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Chamber
FLORESTAN TRIO'S MENDELSSOHN AT SPRING LAKE VILLAGE CONCERT
by Terry McNeill
Friday, March 08, 2019
Spring Lake Village’s monthly concerts usually clock in under an hour, but the March 8 Florestan Trio’s performance was more extended as so much good music was on tap for the 125 residents attending at Santa Rosa’s premiere retirement residence facility. Four short pieces made up the first half, be...
Chamber
TILDEN TRIO'S BOHEMIAN ENERGY AT DOMINICAN CONCERT
by Terry McNeill
Sunday, March 03, 2019
Hard on the heels of the Trio Navarro’s late February concert in Sonoma State’s Schroeder Hall, Northern California’s other premiere resident piano trio, the Tilden, played an equally convincing program March 3 in Dominican University’s Angelico Hall. Clearly each hall’s acoustics, stage pianos and...
Recital
24 SONGS IN A MENKE-THOMPSON RECITAL ODYSSEY
by Terry McNeill
Saturday, February 23, 2019
Sonoma County pop and country singing enjoys continued popularity but it rare to see a professional classical vocal concert announced. Diva Ruth Ann Swenson was once a local star, but she has long departed and not much virtuoso recital singing can be found in the North Bay. But the exception to th...
Chamber
UNEXPECTED ARENSKY AND MENDELSSOHN BY THE NAVARRO
by Terry McNeill
Sunday, February 17, 2019
The 100 people entering Schroeder Hall Feb. 17 for a Trio Navarro concert were handed a program that appeared to feature two popular piano trios, Mendelssohn and Arensky. But continuing the Navarro’s tradition of repertoire exploration, the pieces were not the usual first Mendelssohn and first Aren...
Recital
GLOVER'S ECLECTIC PROGRAMMING HIGHLIGHT'S CINNABAR RECITAL
by Terry McNeill
Sunday, February 17, 2019
Daniel Glover is arguably the busiest virtuoso pianist in the San Francisco Bay area, but rarely is heard in North Bay concerts. So 90 local pianophiles were anxious to hear him Feb. 17 in Petaluma’s charming small Cinnabar Theater, and they were rewarded with an eclectic program of sometimes unfam...
Symphony
MENDELSSOHN'S SCOTTISH SAVES THE EVENING IN SRS WEILL CONCERT
by Terry McNeill
Monday, February 11, 2019
The audience entering Weill Hall for Santa Rosa Symphony concerts Feb. 9-11 were presented with a program that on first glance appeared a curious patchwork – a great symphony mixed with a seldom heard concerto and two disparate overtures, and a guest conductor unknown locally. Monday night’s concer...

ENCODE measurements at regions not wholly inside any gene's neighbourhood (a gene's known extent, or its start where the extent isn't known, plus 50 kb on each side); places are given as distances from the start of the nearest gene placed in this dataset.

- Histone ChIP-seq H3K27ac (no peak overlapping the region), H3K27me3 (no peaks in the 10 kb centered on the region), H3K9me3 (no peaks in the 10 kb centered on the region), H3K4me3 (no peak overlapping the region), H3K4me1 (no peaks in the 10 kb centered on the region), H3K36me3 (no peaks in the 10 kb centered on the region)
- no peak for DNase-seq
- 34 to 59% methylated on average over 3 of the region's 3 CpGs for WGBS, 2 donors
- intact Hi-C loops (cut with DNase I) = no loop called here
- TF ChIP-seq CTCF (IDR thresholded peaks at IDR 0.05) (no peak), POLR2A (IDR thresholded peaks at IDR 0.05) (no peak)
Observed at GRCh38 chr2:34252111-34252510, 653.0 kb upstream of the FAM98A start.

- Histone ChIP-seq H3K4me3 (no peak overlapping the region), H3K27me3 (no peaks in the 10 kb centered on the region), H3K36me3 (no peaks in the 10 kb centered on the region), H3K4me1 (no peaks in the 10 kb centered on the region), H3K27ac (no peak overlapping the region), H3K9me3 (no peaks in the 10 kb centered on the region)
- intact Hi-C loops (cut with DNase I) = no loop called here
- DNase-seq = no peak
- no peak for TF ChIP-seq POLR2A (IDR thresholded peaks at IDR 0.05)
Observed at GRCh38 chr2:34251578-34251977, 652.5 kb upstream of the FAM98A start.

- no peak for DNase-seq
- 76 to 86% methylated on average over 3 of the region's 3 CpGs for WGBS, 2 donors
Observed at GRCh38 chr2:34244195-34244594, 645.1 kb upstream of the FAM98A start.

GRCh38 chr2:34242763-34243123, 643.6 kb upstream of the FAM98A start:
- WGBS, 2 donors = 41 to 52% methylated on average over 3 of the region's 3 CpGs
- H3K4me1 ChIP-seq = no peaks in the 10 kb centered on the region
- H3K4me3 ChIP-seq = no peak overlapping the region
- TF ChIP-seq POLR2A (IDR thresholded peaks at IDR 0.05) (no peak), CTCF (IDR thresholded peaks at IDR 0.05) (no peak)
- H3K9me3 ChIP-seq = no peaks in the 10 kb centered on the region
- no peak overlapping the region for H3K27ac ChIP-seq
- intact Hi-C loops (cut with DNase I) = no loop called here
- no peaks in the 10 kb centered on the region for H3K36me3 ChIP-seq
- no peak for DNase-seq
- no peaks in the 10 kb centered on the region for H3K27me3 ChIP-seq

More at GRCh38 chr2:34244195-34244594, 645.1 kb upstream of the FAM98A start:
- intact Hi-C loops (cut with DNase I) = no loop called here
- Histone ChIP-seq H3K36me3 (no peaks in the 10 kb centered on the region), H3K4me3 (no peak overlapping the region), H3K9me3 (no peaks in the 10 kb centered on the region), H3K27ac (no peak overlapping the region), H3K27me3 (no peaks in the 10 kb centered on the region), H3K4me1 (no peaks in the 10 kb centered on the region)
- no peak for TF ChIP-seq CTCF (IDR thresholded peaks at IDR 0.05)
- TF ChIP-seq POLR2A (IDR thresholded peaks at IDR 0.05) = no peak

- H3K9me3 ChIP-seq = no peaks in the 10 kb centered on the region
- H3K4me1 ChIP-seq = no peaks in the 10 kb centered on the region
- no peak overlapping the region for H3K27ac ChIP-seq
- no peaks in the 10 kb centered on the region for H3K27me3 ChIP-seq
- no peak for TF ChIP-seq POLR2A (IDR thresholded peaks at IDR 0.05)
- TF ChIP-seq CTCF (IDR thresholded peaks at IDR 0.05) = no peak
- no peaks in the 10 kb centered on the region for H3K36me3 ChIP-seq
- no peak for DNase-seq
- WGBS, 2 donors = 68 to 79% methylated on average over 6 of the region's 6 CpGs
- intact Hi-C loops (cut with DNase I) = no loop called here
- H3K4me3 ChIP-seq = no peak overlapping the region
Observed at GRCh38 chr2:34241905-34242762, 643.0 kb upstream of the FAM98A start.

Recital
INTRIGUING BELL-HAYWOOD RECITAL BEFORE FULL HOUSE IN WEILL HALL
by Abby Wasserman
Friday, February 08, 2019
A big portion of the capacity audience in Weill Hall February 8th came to hear violinist Joshua Bell’s virtuosity, and were treated as well to splendid playing from Sam Haywood, Mr. Bell’s regular pianist since 2010. The duo performed three engaging sonatas, highlighted by Mr. Bell’s sterling techn...
Symphony
TRIPLE PLAY UKIAH SYMPHONY CONCERT AND TCHAIKOVSKY SERENADE
by Terry McNeill
Sunday, January 27, 2019
Over the years the Ukiah Symphony’s concerts have been in the Classical Sonoma Calendar sections, but rarely has this Orchestra, now in its 39th season, had a full winter season concert review. The provocative Jan. 27 program in Mendocino College’s Center Theater seemed a good reason to reacquaint ...
Symphony
JACKSON THEATER WELCOMES A NEW RESIDENT ORCHESTRA
by Terry McNeill
Saturday, January 26, 2019
Moving to a permanent new performance venue can be a perilous undertaking for an orchestra, with different acoustics, the loyal audience finding the new spot and infrastructure challenges of lighting and lobby and backstage operations. In their first concert Jan. 26 in Windsor’s Jackson Theater the...
Symphony
ECLECTIC PASSIONATE PROGRAMMING AT MARIN SYMPHONY CONCERT
by Abby Wasserman
Saturday, January 26, 2019
The Marin Symphony’s second Masterworks concert of the 2018-19 season featured works by John Adams, Sibelius and Brahms, a masterful assembly. In a spoken introduction before the program’s first half, conductor Alasdair Neale primed the audience for the “terra incognita” of Adams’ The Chairman Dance...